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Department, through the Office of the President. Courts have no authority to do so. Absent such classification, the land remains unclassified until released and rendered open to disposition. DE GUZMAN V. AGBAGALA   Section 48 of PD 1529 provides that “certificate of title shall not be subject to collateral attack.” A decree of registration or patent and the certificate of title issued pursuant thereto may be attacked on the ground of falsification or fraud within one year from the date of their issuance. Such an attack must be direct and not by collateral proceedings. An action is deemed an attack on a title when the object of the action or proceeding is to nullify the title and thus cllanege the judgment made pursuant to which the title was decreed. The attack is direct when the bject of the action is to annul or set aside such judgment or enjoin its enforcement. On the other hand, the attack is indirect or collateral when in an action to obtain a different relief, an attack on the judgment is nevertheless made as an accident thereof The principle of indefeasibility does not apply when the patent and thte title based thereon are null and void. N action to declare the nullity of a void title DOES NOT PRESCRIBE and is susceptible to direct, as well as to collateral attack. Director of Lands has no authority to grant a free patent over privately owned land, any title issued pursuant thereto is null and void.

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MARTINEZ V. CA  Any citizen of the Philippines, occupying lands of the public domain or claiming to own any such lands or an interest therein, but whose titles have not been perfected or completed, may apply with the RTC of the province where the land is located for confirmation of his/her claim and the issuance of a certificate of title therefor under the Property Registration Decree. Such applicants must by themselves or through their predecessors in interest have been in open, continuous, exclusive, and notorious possession and occupation of alienable and disposable agricultural lands of the public domain, under a bona fide claim of acquisition or ownership, since 12 June 1945, except when prevented by war or force majeure, shall be conclusively presumed to have performed all the conditions essential to a Government grant. At present, such applications for judicial confirmation of imperfect or incomplete titles must be filed prior to 31 December 2020; and must cover an area of up to 12 hectares only.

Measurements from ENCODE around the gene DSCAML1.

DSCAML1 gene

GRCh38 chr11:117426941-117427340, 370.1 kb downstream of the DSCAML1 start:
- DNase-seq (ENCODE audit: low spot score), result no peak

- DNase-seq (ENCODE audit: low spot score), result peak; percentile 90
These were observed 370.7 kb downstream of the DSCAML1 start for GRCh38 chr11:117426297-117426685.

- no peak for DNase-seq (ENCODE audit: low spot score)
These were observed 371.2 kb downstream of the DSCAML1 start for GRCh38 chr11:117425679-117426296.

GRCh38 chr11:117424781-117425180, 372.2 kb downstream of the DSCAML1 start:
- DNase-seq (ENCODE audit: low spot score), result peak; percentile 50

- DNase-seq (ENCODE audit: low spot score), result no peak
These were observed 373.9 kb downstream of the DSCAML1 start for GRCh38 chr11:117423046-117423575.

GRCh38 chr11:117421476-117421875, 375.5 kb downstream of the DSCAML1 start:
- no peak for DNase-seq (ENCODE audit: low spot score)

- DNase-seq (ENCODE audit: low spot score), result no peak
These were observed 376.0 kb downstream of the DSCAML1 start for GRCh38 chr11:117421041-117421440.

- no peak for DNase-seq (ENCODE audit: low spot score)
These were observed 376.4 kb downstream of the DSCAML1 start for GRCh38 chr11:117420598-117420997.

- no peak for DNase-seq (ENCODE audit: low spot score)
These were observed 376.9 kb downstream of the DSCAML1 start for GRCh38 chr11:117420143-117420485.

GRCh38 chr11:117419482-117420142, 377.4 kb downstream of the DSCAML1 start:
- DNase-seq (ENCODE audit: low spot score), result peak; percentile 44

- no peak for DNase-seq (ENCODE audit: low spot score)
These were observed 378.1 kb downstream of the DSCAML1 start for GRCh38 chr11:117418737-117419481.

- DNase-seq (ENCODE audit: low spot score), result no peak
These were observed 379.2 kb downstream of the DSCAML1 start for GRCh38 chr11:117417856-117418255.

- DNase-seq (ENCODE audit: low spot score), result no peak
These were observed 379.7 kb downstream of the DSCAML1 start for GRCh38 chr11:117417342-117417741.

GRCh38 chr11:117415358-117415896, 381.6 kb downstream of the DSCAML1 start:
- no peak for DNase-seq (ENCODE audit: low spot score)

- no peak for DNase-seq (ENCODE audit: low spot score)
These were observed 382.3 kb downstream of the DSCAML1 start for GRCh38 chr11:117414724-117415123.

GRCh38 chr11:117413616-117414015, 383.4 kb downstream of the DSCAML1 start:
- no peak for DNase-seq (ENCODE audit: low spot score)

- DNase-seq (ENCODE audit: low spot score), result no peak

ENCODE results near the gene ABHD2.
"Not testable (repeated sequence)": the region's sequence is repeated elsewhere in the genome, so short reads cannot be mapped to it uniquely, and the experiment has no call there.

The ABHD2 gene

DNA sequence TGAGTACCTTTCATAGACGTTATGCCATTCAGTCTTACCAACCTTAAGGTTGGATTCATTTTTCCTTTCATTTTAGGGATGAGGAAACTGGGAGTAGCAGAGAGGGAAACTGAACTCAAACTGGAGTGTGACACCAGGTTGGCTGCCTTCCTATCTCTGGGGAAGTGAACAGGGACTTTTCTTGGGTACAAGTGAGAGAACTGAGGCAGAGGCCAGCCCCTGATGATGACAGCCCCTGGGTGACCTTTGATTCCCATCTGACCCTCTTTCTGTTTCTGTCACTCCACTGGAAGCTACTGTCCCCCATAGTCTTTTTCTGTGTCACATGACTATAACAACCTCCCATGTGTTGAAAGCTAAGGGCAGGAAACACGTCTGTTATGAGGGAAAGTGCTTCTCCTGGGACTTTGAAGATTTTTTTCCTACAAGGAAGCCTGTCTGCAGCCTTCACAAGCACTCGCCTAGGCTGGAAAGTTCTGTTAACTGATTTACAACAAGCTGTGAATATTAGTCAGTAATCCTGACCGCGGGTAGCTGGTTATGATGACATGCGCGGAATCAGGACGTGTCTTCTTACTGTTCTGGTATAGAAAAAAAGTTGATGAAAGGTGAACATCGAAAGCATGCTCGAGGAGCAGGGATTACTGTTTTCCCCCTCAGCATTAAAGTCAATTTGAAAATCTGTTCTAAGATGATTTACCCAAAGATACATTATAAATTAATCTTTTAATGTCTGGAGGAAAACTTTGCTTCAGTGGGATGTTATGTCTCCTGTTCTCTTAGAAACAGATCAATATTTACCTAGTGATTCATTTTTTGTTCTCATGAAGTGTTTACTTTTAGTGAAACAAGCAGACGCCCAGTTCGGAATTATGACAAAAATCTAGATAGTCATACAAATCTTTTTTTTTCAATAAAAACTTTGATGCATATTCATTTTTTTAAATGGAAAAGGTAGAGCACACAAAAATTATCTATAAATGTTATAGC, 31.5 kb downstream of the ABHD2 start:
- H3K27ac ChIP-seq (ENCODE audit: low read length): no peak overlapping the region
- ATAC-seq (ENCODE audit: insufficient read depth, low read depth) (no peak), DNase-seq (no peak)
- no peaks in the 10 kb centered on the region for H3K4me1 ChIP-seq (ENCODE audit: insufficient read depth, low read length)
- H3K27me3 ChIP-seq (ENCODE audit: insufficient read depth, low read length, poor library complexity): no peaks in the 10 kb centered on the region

BALBUENA V. SABAY  Nothing is more settled than that a judgment creditor (or more accurately, the purchaser at an auction sale) only acquires at an execution sale the identical interest possessed by the judgment debtor in the auctioned property; in other words, the purchaser takes the property subject to all existing equities applicable to the property in the hands of the debtor. The fact, too, that the judgment debtor is in possession of the land to be sold at a public auction, and that the purchaser did not know that a third-party had acquired ownership thereof, does not protect the purchaser, because he is not considered a third-party, and the rule of caveat emptor applies to him. Thus, it it turns out that the judgment debtor has no interest in the property, the purchaser at an auction sale also acquires no interest therein.


Requisites under PD 1529, Sec. 14

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o Property alienable o Possession since 1945 or earlier Petitioners do not have evidence that they have been in possession since 1945. Reliance on tax declarations: only in the years 1991 and 1994, none were shown to be paid before these years. Petitioner cannot avail of Public Land Act as well because it needs possession as early as 1945. Although when property is classified as alienable and disposable, it may be converted only by adverse possession of 30 years, otherwise, they are still public lands. No evidence that lands were no longer used for public use or public service + no 30 years = petitioner cannot acquire title yet.

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RURAL BANK OF STA. BARBARA V. MANILA MISSION  The settled rule is that levy on attachment, duly registered, takes preference over a prior unregistered sale. This result is a necessary consequence of the fact that the property involved was duly covered by the Torrens system which works under the fundamental principle that registration is the operative act which gives validity to the transfer or creates a lien upon the land. The preference created by the levy on attachment is not diminished even by the subsequent registration of the prior sale. This is so because an attachment is a proceeding in rem. It is against the particular property, enforceable against the whole world. The attaching creditor acquires a specific lien on the attached property which nothing can subsequently destroy except the very dissolution of the attachment or levy itself. Such a proceeding, in effect, means that the property attached is an indebted thing and a virtual condemnation of it to pay the owner’s debt. The lien continues until the debt is paid, or sale is had under execution issued on the judgment, or until the judgment is satisfied, or the attachment discharged or vacated in some manner provided by law. The duly registered levy on attachment by petitioner Rural Bank takes preference over the prior but then unregistered sale of respondent Manila Mission. There was likewise no evidence of knowledge on the part of petitioner Rural Bank of any third-party interest in the subject property at the time of the attachment